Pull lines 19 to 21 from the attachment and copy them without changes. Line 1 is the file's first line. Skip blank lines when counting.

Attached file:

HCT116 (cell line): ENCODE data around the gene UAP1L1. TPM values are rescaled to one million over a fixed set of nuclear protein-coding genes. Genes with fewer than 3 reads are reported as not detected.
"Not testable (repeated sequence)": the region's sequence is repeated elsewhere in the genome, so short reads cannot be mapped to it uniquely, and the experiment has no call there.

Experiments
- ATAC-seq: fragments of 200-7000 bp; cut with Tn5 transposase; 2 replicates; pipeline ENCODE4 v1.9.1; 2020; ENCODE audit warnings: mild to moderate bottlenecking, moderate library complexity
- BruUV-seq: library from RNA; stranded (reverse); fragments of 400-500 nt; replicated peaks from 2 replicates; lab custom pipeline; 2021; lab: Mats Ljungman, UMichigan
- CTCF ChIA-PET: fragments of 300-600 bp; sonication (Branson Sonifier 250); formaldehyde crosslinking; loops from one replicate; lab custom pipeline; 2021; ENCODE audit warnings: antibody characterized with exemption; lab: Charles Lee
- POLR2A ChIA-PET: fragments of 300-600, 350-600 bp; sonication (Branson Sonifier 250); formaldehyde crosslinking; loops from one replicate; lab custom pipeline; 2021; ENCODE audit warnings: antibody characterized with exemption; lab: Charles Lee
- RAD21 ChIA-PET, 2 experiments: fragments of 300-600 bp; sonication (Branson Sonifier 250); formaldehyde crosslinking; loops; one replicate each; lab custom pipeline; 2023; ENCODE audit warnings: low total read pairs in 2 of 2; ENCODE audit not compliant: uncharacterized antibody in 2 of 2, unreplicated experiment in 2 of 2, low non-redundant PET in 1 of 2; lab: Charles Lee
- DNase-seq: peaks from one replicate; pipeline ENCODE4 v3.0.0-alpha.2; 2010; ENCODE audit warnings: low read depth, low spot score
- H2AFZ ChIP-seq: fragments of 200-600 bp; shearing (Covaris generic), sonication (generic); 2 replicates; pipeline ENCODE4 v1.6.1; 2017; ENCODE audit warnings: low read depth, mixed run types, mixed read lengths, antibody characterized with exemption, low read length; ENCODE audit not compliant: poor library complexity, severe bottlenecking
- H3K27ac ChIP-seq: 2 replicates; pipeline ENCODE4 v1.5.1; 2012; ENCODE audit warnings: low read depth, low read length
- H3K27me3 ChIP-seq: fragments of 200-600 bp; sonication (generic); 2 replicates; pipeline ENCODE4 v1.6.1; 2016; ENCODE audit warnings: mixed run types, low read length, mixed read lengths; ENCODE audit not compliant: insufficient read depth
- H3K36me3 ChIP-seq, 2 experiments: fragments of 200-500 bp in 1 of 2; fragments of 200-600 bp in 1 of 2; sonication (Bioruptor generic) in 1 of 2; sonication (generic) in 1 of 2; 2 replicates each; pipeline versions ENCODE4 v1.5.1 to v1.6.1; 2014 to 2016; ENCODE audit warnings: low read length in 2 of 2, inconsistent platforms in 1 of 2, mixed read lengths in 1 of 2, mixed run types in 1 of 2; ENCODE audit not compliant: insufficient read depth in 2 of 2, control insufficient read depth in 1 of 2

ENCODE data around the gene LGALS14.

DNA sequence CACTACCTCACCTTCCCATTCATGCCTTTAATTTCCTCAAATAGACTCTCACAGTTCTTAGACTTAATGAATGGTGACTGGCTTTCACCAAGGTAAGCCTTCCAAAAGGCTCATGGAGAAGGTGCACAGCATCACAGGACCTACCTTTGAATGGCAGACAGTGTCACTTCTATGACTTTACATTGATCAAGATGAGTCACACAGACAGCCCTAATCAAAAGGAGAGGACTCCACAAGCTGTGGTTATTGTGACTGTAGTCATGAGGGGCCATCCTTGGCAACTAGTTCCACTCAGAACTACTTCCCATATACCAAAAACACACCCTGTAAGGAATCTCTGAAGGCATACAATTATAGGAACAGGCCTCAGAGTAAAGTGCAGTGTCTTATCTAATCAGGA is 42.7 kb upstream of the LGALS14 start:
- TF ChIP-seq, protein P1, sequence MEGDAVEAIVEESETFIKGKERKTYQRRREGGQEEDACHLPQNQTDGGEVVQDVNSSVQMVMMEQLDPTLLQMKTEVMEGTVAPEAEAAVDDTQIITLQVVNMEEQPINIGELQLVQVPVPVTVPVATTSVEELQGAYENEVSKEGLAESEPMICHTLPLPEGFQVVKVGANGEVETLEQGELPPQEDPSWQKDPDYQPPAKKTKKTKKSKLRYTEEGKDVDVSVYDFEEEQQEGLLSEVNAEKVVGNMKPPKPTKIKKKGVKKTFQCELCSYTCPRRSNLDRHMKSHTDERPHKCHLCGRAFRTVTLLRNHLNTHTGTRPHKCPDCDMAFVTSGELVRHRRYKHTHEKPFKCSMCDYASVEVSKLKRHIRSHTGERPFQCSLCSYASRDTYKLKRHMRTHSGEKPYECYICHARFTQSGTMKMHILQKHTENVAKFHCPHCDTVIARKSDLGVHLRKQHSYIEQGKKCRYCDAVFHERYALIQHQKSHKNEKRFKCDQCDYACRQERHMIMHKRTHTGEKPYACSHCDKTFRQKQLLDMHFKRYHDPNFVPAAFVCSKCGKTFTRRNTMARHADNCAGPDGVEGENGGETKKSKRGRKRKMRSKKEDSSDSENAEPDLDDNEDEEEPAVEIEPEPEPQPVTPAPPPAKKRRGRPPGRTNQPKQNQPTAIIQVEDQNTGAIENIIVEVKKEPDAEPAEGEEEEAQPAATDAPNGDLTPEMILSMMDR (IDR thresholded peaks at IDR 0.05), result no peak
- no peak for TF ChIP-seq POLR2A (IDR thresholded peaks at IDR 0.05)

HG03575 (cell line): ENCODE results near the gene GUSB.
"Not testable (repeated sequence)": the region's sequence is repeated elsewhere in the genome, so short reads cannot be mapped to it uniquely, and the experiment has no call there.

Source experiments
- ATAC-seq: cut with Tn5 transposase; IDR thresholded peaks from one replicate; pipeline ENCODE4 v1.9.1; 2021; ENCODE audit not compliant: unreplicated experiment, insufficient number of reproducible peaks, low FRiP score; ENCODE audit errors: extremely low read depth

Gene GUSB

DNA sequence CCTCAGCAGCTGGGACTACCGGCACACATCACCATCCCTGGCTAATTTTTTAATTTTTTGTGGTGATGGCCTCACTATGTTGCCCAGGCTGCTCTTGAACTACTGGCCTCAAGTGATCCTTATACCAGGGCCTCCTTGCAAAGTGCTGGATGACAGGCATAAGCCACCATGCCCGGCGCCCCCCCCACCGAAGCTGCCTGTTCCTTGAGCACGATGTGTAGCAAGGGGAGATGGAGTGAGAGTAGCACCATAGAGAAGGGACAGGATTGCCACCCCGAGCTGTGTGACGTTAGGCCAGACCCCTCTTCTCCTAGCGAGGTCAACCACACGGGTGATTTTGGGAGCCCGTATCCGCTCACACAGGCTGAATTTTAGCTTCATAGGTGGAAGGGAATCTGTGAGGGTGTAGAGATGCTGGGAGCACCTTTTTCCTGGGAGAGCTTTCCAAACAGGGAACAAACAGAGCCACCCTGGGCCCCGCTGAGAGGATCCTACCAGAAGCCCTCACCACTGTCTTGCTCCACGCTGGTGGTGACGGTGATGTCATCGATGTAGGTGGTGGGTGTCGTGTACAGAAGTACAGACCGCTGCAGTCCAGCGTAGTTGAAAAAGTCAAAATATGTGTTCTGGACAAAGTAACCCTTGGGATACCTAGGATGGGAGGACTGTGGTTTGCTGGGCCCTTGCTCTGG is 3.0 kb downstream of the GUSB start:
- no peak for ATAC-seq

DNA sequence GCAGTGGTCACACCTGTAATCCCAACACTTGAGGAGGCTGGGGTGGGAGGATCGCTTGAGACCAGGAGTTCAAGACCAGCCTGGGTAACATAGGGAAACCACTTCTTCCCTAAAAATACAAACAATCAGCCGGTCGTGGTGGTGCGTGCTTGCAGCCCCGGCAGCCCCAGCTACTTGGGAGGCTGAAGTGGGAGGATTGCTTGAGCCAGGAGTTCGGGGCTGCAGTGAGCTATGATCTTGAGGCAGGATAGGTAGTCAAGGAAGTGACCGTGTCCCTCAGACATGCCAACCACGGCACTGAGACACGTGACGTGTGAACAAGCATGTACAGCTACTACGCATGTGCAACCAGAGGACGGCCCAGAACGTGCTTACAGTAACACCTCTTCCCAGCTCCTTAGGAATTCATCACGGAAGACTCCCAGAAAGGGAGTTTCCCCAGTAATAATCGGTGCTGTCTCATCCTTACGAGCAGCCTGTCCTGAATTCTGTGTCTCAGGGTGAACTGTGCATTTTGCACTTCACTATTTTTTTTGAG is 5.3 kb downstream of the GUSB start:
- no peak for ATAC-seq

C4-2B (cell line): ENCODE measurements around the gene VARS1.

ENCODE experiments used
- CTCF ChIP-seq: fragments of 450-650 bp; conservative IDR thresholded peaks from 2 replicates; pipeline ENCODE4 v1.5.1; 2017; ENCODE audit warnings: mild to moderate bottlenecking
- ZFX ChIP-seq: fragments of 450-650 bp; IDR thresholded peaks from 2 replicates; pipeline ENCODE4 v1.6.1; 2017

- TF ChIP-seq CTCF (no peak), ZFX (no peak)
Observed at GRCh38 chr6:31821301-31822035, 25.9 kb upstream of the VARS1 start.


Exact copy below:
"Not testable (repeated sequence)": the region's sequence is repeated elsewhere in the genome, so short reads cannot be mapped to it uniquely, and the experiment has no call there.

Source experiments
- ATAC-seq: cut with Tn5 transposase; IDR thresholded peaks from one replicate; pipeline ENCODE4 v1.9.1; 2021; ENCODE audit not compliant: unreplicated experiment, insufficient number of reproducible peaks, low FRiP score; ENCODE audit errors: extremely low read depth